Buckle arrestor for pipe using closely spaced turns of rod to form a coil
A flexible buckle arrestor (20) is provided at somewhat regular intervals (l) along the length of a pipeline (10) as it is being laid underwater for arresting the propagation of any buckle (22) that may occur in the pipeline during or after pipeline laying operations. The buckle arrestor is comprised of a rod (20a) tightly wound around the pipe to form a number of spaced apart turns, the ends (20a and 20b) of which are secured either to the rod itself, to the pipe, or to the rod and pipe to prevent the turns from expanding while a buckle propagating in the pipe is arrested. The turns may be individual and unconnected, with each turn welded to itself, to the pipe, or itself and the pipe. The rod may be wound on the pipe as it is being payed out from a reel, or may be wound on the pipe before it is placed on the pipe laying vessel, particularly when a concrete coating (24) is applied to sections welded together as the pipe is laid. The flexibility of the arrestors thus formed at regular intervals will allow the pipe to conform to natural bends as it is laid.
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This invention relates to laying a pipeline on the floor of a deep body of water, and more particularly to a method for arresting the propagation of any buckle in the pipeline that may occur while it is being laid or at any time thereafter.
During underwater pipelaying operations, a continuous length of pipe is payed out from a vessel into the water. The pipeline naturally bends and sometimes, either close to the vessel or in the sag bend, the buckling limit of the pipe can be exceeded, causing local buckling. Local buckling or plastic deformation of the pipe can also occur after the laying operation is completed due to falling objects (anchors or other heavy equipmeent) or natural causes such as earthquakes, sea bottom instabilities and undue currents.
When buckling occurs at any point in the pipeline, the collapse at that point may propagate along the pipeline for great distances in both directions due to hydrostatic pressure. It is desirable to prevent the propagation of a buckle over too large a section in order to minimize the length of pipe that must then be replaced. One method of arresting a buckle is disclosed in U.S. Pat. No. 3,747,356. The technique described there is to place a cylinder inside the pipe tethered to a cable payed out with the pipeline to allow the cylinder to remain in a section of pipe until that section reaches the floor. The cable length is then fixed so that an additional pipe is payed out, the cylinder is pulled along through the inside of the pipe. Any buckle that may occur in the pipeline between the vessel and the floor is thus immediately arrested and not allowed to propagate along the pipeline already resting on the floor. The problem with this technique is that it will not prevent a buckle that may occur in the pipeline, after it is laid, from propagating along the floor.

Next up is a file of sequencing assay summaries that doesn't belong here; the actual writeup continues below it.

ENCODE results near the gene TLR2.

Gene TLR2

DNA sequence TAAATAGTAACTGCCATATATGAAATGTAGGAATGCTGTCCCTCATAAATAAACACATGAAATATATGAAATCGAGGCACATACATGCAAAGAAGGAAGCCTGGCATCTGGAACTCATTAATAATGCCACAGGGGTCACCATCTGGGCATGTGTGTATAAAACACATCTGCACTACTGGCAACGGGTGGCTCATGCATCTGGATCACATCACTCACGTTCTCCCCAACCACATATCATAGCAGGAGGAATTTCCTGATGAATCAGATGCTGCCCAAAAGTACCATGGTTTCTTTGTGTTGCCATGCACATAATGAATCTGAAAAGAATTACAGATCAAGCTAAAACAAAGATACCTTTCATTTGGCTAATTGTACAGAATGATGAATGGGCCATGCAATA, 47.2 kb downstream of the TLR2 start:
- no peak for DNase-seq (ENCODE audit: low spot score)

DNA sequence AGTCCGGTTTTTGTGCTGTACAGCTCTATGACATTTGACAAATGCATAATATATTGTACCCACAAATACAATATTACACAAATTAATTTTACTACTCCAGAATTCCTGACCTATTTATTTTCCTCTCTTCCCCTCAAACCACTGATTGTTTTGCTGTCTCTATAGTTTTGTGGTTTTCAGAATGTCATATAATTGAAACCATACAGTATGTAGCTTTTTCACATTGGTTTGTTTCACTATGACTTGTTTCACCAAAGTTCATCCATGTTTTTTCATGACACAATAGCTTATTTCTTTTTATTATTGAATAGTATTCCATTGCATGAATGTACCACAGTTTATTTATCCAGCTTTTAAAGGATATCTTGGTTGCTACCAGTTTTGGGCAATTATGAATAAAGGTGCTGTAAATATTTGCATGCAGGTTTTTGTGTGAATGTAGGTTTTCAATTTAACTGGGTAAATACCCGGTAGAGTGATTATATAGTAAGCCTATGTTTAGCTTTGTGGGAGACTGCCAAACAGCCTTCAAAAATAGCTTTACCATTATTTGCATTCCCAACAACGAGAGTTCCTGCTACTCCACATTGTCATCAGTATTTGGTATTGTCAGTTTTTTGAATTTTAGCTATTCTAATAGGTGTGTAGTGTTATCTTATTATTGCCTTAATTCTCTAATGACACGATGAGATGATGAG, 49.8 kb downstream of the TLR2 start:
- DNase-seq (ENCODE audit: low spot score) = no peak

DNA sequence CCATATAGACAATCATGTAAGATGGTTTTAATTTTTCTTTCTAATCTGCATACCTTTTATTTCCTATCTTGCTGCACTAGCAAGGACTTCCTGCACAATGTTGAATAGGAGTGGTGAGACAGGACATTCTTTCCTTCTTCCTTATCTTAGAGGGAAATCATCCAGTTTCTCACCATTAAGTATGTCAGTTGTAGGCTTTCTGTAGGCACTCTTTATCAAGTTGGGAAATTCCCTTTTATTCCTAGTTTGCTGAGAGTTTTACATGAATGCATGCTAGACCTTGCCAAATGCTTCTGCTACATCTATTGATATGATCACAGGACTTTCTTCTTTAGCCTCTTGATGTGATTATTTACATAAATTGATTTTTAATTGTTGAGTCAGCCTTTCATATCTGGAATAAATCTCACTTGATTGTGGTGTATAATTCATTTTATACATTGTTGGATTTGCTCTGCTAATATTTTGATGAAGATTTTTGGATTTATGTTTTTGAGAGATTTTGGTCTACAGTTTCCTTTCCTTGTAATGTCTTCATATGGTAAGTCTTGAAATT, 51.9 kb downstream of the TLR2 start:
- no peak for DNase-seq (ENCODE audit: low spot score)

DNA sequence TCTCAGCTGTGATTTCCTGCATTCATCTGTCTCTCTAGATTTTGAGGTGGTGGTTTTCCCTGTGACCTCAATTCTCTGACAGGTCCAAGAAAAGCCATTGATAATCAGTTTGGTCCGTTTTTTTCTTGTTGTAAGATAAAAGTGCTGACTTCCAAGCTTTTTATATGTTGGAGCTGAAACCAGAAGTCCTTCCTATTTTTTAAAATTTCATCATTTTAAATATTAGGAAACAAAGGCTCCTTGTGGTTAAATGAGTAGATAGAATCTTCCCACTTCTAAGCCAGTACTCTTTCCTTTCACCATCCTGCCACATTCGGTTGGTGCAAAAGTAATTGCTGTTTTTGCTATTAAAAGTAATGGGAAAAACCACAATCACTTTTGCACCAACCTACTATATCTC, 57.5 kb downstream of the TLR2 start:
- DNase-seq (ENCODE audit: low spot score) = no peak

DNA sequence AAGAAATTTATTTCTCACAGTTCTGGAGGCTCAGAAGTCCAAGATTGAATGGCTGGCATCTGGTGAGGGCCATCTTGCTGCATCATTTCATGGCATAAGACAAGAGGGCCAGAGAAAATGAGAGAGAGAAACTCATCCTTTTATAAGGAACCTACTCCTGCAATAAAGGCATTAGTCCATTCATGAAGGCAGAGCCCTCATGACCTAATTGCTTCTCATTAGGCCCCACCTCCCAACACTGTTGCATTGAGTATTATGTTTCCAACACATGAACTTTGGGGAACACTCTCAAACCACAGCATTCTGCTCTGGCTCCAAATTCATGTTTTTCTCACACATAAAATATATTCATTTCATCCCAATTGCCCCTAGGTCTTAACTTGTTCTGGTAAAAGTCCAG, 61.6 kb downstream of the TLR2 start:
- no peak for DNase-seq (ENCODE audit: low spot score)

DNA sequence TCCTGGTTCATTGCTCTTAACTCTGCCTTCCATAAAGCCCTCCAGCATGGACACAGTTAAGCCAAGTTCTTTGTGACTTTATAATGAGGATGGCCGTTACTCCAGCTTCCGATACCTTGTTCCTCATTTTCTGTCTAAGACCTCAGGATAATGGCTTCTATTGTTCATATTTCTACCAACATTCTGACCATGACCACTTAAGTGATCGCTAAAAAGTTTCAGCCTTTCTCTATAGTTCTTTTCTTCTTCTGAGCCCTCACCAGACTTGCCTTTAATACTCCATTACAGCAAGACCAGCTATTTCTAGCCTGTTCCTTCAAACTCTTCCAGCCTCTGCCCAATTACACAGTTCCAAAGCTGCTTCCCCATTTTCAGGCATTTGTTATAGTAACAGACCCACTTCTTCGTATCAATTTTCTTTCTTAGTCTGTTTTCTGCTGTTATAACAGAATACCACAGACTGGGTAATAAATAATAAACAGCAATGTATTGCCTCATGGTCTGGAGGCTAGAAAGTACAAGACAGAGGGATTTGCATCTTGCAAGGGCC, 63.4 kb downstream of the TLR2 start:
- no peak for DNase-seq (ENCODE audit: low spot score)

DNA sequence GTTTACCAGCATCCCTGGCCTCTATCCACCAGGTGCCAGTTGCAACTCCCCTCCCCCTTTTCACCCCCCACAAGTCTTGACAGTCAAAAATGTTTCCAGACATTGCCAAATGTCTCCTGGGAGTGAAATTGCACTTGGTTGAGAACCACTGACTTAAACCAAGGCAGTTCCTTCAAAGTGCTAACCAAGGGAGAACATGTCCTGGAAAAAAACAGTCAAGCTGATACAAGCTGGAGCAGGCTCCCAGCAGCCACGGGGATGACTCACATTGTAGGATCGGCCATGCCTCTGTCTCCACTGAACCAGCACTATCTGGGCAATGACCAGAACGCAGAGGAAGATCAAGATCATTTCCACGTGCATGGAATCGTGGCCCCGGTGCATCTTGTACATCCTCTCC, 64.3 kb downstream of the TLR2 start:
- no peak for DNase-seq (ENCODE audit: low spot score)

One could place hollow cylinders inside the pipeline as buckle arrestors at selected intervals, and leave the cylinders in place, but that would reduce the effective internal diameter of the pipeline. It would be possible to place permanent cylinders or sleeves outside the pipe at regular intervals as described by U.S. Pat. No. 3,768,269, to simply increase the section modulus of the pipeline for restricted lengths at intermittent intervals. It should be noted that the first (internal) method has been shown to be more efficient than the second because the hydrostatic pressure acts only on the pipe and not on the arrestor, whereas in the second (external) method the hydrostatic pressure acts on the arrestor itself.
Both of these arresting devices have the disadvantage that they cannot be used in the case of a continuous pipelaying process, such as one where the pipe is laid from a shipboard reel onto which the pipeline has been prewound. This is because no end exists through which the sleeves could be inserted or over which the sleeves could be slipped. Another disadvantage with these arrestors is that, due to their construction, they increase the bending rigidity of the pipe so that, at the ends of these sleeves or heavier sections, excessive local stresses are apt to occur due to the discontinuity in thickness, which can create problems.SUMMARY OF THE INVENTION
An object of this invention is to provide a buckle arrestor that can be left in place as a submarine pipeline is laid in order to provide continuous protection to the pipe even after the pipeline has been laid.
Another object is to restrict as much as possible the discontinuity stress concentrations during the laying operation by providing a device that can follow the natural bending arc of the pipeline in all positions.